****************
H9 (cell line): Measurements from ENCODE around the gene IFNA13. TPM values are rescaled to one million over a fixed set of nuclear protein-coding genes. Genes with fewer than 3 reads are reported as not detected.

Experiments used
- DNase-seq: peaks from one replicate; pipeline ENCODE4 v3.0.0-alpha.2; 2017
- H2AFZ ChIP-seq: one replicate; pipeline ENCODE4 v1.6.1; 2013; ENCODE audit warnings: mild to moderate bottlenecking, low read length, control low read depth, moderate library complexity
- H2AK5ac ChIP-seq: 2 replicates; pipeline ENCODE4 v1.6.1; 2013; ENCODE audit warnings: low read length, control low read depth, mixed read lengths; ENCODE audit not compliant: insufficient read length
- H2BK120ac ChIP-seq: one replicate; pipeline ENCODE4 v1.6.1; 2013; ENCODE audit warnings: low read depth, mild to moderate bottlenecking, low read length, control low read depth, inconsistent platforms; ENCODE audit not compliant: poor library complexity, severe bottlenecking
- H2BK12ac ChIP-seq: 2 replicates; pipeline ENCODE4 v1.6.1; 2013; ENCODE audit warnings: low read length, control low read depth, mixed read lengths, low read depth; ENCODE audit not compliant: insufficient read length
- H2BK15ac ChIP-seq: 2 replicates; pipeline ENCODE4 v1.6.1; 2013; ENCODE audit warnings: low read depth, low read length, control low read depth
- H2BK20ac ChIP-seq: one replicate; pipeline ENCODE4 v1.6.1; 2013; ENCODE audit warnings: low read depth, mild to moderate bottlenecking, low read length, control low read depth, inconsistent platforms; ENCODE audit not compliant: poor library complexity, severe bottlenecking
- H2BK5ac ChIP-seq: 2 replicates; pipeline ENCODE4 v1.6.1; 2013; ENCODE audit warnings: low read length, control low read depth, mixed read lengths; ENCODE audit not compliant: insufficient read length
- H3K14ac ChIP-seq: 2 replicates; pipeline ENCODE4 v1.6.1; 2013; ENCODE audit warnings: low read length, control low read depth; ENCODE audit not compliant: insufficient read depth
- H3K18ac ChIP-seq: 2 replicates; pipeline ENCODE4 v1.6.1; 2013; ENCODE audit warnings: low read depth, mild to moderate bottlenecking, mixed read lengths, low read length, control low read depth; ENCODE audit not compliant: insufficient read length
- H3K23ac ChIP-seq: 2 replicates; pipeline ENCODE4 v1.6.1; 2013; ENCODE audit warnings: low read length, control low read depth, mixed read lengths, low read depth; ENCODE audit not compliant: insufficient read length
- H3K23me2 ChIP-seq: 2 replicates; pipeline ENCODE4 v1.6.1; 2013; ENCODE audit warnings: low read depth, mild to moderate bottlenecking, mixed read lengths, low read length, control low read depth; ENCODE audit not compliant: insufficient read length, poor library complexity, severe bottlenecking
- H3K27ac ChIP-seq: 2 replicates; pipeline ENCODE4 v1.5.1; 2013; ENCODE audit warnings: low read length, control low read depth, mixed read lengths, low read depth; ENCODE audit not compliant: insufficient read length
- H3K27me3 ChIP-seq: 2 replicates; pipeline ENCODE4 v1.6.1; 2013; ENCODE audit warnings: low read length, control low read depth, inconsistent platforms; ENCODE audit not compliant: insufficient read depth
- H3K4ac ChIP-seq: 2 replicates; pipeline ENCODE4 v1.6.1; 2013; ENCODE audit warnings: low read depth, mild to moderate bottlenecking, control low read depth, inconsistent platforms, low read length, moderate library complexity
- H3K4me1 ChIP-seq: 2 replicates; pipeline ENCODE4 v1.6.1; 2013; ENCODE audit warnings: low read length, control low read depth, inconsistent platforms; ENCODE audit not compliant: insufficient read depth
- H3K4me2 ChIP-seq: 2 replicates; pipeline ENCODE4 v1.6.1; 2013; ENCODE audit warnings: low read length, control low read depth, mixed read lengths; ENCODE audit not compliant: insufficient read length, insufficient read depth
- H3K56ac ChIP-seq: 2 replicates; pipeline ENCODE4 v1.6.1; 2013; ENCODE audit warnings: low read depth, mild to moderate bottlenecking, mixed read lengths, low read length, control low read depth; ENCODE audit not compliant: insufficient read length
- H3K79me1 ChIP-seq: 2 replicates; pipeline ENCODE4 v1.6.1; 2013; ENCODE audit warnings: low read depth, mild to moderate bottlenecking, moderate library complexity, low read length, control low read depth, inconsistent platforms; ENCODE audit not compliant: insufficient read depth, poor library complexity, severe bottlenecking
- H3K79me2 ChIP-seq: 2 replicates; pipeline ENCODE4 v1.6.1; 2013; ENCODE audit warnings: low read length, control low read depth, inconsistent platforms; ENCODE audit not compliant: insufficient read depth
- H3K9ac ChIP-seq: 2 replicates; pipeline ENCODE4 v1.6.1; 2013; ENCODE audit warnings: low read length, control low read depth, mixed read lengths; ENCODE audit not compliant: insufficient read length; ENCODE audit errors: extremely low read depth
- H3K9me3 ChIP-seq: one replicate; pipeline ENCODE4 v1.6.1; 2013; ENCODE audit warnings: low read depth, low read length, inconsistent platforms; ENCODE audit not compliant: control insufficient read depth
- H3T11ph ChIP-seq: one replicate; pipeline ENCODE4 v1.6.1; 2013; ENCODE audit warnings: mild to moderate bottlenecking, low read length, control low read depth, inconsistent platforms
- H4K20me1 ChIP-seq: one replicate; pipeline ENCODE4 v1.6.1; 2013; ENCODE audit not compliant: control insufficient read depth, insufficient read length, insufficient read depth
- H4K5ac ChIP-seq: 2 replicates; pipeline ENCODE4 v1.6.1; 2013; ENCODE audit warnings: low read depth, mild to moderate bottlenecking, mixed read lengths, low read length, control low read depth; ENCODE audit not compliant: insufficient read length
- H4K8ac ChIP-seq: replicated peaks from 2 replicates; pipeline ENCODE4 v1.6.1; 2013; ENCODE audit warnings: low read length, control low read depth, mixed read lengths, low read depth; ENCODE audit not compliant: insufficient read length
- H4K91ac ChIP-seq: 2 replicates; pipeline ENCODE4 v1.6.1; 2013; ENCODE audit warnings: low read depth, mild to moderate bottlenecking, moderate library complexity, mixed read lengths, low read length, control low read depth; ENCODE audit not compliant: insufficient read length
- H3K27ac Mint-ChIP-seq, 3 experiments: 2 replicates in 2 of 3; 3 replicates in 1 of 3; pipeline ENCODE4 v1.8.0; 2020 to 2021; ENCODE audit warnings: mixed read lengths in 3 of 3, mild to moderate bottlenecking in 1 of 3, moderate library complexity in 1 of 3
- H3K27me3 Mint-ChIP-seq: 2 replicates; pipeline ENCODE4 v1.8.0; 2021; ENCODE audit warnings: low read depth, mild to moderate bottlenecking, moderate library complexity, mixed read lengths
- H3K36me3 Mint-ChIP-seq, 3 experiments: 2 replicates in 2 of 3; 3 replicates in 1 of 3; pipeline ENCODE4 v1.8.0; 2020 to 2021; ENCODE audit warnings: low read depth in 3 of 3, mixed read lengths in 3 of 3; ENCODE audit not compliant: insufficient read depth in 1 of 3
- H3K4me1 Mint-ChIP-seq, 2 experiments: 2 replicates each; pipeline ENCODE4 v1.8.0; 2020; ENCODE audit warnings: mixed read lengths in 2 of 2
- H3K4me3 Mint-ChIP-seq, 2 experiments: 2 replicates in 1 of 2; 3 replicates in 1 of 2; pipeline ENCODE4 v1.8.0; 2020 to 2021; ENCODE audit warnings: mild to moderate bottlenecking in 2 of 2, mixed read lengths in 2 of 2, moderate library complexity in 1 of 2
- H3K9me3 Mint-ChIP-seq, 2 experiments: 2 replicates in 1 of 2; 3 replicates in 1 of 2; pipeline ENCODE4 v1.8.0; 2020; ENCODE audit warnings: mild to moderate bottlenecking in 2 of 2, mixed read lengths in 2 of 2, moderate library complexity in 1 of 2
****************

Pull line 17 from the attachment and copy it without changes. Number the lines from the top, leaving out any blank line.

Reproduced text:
- H3K4ac ChIP-seq: 2 replicates; pipeline ENCODE4 v1.6.1; 2013; ENCODE audit warnings: low read depth, mild to moderate bottlenecking, control low read depth, inconsistent platforms, low read length, moderate library complexity